The US Dollar (USD) trades directionless on Thursday after rallying on Wednesday, when it nearly closed above the very important technical level of 103.40, which aligned with two moving averages. The US Dollar retreated in the last few hours of the US trading session on Wednesday and saw a daily close below the red line. Going forward, from a pure technical perspective, this means that the recent US Dollar rally could be short-lived.
On the economic front, two main elements are key to look out for besides the housing data, which is unlikely to be market moving: The Philadelphia Fed Manufacturing Survey for January will be crucial to see which way it goes after the recent plunge seen on a similar indicator gauging manufacturing activity in the New York state. A further contraction might trigger a full reversal of the US Dollar strength markets saw this week.
The other indicator to look at are weekly Jobless Claims. Markets could fully erase all the gains the Greenback had this week if Initial Jobless Claims jump further. Should Continuing Claims head above the previous number of 1,886,000, then expect a downward move in the US Dollar.
The US Dollar Index (DXY) was unable to perform the best scenario to enter in a possible more lengthy period of Greenback strength. Although the rally could still turn into a longer uptrend, the fact that the DXY was unable to have a daily close above both the 55-day and the 200-day Simple Moving Average (SMA) at 103.40means issues ahead. The bulls can still salvage the situation this Thursday or Friday with still a close above the level, and squeeze out the final bearish elements present, before rallying further in the coming days.
The DXY is still trading near the 55-day and the 200-day Simple Moving Averages (SMA) at 103.39 and 103.45. In case the DXY can get through that area again, look for 104.44 as the first resistance level on the upside, in the form of the 100-day SMA. If that gets scattered as well, nothing will hold the DXY from heading to either 105.88 or 107.20, the high of September.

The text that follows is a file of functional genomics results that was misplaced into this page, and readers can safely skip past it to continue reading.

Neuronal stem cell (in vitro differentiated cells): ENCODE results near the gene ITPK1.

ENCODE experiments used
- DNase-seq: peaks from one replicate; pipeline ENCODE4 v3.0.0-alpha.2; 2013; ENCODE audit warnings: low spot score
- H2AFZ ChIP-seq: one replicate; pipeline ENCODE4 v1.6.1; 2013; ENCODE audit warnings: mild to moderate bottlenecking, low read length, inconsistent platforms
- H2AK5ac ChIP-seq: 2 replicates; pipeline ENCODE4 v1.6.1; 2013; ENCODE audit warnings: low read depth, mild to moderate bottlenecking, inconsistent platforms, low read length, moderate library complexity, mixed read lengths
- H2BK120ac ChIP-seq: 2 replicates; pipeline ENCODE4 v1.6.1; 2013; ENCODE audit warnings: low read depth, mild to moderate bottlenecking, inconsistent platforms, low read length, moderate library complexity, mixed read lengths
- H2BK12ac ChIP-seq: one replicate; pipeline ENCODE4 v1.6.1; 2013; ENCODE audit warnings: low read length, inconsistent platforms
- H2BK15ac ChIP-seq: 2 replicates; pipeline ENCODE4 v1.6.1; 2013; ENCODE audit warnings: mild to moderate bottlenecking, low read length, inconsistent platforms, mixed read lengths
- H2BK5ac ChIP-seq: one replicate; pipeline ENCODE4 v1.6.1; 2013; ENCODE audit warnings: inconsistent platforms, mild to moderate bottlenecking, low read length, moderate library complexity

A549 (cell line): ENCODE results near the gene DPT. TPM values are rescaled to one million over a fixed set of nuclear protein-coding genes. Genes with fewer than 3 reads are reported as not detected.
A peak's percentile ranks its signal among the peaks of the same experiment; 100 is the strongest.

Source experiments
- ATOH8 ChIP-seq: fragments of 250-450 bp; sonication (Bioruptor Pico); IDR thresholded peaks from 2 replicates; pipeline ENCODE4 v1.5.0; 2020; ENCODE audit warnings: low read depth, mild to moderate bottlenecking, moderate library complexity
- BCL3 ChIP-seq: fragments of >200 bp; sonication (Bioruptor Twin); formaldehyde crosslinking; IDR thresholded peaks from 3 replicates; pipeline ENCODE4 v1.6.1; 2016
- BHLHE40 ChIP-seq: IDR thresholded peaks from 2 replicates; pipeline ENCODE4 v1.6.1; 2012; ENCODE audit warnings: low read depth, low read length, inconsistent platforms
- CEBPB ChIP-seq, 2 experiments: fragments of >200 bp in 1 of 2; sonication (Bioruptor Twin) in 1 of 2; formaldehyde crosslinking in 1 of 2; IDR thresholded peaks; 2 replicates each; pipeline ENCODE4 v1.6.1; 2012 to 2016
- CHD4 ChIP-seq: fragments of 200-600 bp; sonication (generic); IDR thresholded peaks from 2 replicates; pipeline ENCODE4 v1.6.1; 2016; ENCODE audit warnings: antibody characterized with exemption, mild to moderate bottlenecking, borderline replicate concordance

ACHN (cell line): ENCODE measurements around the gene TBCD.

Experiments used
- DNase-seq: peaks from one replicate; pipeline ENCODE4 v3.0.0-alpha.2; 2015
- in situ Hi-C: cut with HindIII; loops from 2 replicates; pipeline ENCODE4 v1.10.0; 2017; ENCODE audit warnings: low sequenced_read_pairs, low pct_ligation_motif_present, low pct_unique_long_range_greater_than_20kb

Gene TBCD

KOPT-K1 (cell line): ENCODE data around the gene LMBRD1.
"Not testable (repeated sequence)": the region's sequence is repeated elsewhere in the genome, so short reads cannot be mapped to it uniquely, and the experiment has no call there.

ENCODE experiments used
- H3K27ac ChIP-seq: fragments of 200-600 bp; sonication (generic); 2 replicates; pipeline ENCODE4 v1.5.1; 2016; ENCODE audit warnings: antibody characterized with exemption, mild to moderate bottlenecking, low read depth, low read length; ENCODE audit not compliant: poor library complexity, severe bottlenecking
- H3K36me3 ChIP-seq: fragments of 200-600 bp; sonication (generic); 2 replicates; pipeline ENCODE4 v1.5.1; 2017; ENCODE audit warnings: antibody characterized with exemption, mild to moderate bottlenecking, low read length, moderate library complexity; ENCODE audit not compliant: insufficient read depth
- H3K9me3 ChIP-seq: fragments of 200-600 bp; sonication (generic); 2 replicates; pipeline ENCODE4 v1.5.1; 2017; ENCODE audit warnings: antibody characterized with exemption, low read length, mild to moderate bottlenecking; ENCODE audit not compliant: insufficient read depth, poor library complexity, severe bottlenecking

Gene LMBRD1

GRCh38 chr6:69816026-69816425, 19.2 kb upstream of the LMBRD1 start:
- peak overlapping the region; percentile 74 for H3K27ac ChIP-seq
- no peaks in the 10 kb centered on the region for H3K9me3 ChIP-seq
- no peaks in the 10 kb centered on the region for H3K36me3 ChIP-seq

Risk of a bull trap is very much a possibility, where US Dollar bulls were caught buying into the Greenback when it broke above both the 55-day and the 200-day SMA in early Wednesday trading. Price action could decline substantially and force US Dollar bulls to sell their position at a loss. This would see the DXY first drop to 102.60, at the ascending trend line from September. Once threading below it, the downturn is open to head to 102.00.
The US Dollar (USD) is the official currency of the United States of America, and the ‘de facto’ currency of a significant number of other countries where it is found in circulation alongside local notes. It is the most heavily traded currency in the world, accounting for over 88% of all global foreign exchange turnover, or an average of $6.6 trillion in transactions per day, according to data from 2022.
Following the second world war, the USD took over from the British Pound as the world’s reserve currency. For most of its history, the US Dollar was backed by Gold, until the Bretton Woods Agreement in 1971 when the Gold Standard went away.
The most important single factor impacting on the value of the US Dollar is monetary policy, which is shaped by the Federal Reserve (Fed). The Fed has two mandates: to achieve price stability (control inflation) and foster full employment. Its primary tool to achieve these two goals is by adjusting interest rates.
When prices are rising too quickly and inflation is above the Fed’s 2% target, the Fed will raise rates, which helps the USD value. When inflation falls below 2% or the Unemployment Rate is too high, the Fed may lower interest rates, which weighs on the Greenback.
In extreme situations, the Federal Reserve can also print more Dollars and enact quantitative easing (QE). QE is the process by which the Fed substantially increases the flow of credit in a stuck financial system.
It is a non-standard policy measure used when credit has dried up because banks will not lend to each other (out of the fear of counterparty default). It is a last resort when simply lowering interest rates is unlikely to achieve the necessary result. It was the Fed’s weapon of choice to combat the credit crunch that occurred during the Great Financial Crisis in 2008. It involves the Fed printing more Dollars and using them to buy US government bonds predominantly from financial institutions. QE usually leads to a weaker US Dollar.
Quantitative tightening (QT) is the reverse process whereby the Federal Reserve stops buying bonds from financial institutions and does not reinvest the principal from the bonds it holds maturing in new purchases. It is usually positive for the US Dollar.